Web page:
Michael Benedikt, a friend of mine and a very intelligent man, wrote a book about the Kimbell entitled “Deconstructing the Kimbell”. It was extremely successful among the deconstructivist crowd. I read it, but cannot agree that Kahn thought anything about deconstruction in designing the Kimbell. When I was visiting Michael one day, we talked about Kahn, and his assistant cornered me: “Of course, you agree that the Kimbell is the greatest building in the USA?” I answered that I’m willing to concede it could be the greatest MODERNIST building in the USA, but by far not the GREATEST building. And that I consider Thomas Jefferson, Henry Richardson, Louis Sullivan, Bernard Maybeck, Stanford White, and others to have built far greater buildings — as measured on an absolute scale of having “life”. He didn’t like this. I in turn didn’t like seeing the world through magic glasses that show only modernist buildings.
But why didn’t Kahn make the Kimbell the greatest building in the USA? It is already part-way there; all it needed was some more push in the direction he was already going with the design. Here is the irony. Established and famous, he evidently felt free enough to abandon some of the unnatural qualities of his earlier buildings and adopt a clean, light, and well-proportioned structure. But to do the rest, it would have been necessary to renounce the modernist principles for which he stood. I have read between-the-lines criticisms of the Kimbell by “authoritative” architectural critics — that it is too influenced by folkloristic elements; that it is too sweet; and by implication it is not as good as those buildings, such as the First Unitarian Church, which stick to the basic minimalist principles. I can imagine these nasty, narrow-minded persons ready to pounce on Kahn for becoming an apostate.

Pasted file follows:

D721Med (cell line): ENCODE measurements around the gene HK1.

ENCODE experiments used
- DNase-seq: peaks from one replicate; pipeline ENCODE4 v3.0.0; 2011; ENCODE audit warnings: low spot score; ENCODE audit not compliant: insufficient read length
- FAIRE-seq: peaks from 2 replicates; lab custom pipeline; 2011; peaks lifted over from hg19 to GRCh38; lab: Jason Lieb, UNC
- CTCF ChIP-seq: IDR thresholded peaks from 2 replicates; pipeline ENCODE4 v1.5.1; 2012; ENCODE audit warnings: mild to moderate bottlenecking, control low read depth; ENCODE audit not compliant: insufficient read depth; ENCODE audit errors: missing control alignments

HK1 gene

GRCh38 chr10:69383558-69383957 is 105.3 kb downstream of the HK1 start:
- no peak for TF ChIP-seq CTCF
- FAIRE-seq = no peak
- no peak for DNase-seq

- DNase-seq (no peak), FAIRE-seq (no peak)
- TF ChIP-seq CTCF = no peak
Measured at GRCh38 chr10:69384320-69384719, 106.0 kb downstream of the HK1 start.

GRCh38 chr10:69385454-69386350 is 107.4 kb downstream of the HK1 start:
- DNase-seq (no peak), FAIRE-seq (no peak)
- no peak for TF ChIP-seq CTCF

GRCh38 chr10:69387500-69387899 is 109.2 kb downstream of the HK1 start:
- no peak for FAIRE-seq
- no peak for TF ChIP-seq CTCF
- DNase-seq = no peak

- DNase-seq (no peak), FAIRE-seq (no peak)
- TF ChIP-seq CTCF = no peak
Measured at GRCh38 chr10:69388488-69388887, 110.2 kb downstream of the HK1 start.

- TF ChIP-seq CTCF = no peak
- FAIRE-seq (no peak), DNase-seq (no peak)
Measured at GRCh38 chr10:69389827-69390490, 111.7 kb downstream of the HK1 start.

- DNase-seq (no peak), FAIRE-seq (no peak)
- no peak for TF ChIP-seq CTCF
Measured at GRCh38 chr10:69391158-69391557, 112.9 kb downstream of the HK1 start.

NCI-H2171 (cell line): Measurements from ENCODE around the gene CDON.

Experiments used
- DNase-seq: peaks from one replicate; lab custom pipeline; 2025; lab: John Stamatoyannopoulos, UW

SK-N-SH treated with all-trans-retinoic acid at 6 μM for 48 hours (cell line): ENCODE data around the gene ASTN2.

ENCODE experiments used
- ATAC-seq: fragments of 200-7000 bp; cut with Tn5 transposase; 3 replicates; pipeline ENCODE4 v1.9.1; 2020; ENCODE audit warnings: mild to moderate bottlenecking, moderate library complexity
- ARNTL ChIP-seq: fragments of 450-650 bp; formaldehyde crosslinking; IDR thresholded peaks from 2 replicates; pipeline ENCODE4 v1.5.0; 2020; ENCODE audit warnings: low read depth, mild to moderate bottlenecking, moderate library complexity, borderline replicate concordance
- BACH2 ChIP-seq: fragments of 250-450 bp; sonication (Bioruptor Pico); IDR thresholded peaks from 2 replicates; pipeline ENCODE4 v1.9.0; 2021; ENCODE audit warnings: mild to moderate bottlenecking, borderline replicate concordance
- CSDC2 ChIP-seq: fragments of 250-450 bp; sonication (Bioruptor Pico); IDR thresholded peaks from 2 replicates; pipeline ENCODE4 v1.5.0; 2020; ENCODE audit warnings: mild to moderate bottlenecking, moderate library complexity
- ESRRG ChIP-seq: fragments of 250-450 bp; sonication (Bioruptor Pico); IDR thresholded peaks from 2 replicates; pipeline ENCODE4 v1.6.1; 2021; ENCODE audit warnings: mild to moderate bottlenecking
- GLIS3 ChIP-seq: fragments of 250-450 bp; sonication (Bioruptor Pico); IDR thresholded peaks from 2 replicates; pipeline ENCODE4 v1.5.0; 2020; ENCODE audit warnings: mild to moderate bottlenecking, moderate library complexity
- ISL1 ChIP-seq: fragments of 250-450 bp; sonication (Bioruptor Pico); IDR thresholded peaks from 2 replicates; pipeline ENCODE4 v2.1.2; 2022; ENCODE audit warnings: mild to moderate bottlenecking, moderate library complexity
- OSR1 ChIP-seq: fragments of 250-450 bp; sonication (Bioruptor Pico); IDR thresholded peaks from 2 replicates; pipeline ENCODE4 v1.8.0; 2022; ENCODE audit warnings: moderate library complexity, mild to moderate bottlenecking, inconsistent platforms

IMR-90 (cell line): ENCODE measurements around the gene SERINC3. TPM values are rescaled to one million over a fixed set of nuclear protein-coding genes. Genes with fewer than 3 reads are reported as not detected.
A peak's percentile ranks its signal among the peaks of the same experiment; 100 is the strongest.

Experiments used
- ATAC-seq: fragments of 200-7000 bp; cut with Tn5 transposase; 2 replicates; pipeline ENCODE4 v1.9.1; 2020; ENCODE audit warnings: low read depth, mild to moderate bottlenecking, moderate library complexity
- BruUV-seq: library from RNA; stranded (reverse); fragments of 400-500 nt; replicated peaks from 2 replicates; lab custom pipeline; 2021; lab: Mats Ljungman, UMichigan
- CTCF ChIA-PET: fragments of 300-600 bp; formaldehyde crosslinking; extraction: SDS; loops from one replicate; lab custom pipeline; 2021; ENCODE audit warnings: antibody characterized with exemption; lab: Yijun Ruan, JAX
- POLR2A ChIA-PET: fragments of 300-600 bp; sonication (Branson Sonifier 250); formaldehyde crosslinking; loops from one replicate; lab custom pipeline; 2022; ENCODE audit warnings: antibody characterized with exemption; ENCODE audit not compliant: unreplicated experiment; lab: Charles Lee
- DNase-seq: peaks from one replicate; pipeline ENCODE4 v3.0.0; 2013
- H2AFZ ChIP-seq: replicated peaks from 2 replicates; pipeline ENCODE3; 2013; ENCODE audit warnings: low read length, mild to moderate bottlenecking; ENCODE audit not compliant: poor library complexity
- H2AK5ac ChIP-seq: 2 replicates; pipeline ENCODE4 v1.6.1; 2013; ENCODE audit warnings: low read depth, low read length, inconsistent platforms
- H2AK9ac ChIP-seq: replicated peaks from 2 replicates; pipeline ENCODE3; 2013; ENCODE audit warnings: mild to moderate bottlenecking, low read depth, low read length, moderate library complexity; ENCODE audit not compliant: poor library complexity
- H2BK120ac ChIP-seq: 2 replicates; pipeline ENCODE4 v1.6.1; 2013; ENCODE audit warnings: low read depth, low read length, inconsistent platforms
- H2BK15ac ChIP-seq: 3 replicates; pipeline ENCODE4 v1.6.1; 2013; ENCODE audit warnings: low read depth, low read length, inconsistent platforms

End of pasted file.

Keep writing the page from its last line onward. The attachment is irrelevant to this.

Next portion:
6. The “feminine touch”
Someone told me that the reason why the Kimbell is Kahn’s greatest building is that it was designed in part by Kahn’s girlfriend, Anne Tyng. She had written a thesis on proportional ratios, and could have contributed a sound geometry to the Kimbell’s internal and external spaces.
Checking this out, the story fell apart. It is well known that Tyng did indeed influence Kahn’s appreciation of geometry when they worked together twenty years earlier, but apparently their collaboration (and liaison) had ended well before the Kimbell. Since their interaction was long-lasting, however, and Kahn was obsessed with formal problems in geometry, her geometrical influence must be felt in most of his buildings. And yet, the Kimbell has that special quality. In my opinion, it is due to the individual creative genius of Louis Kahn.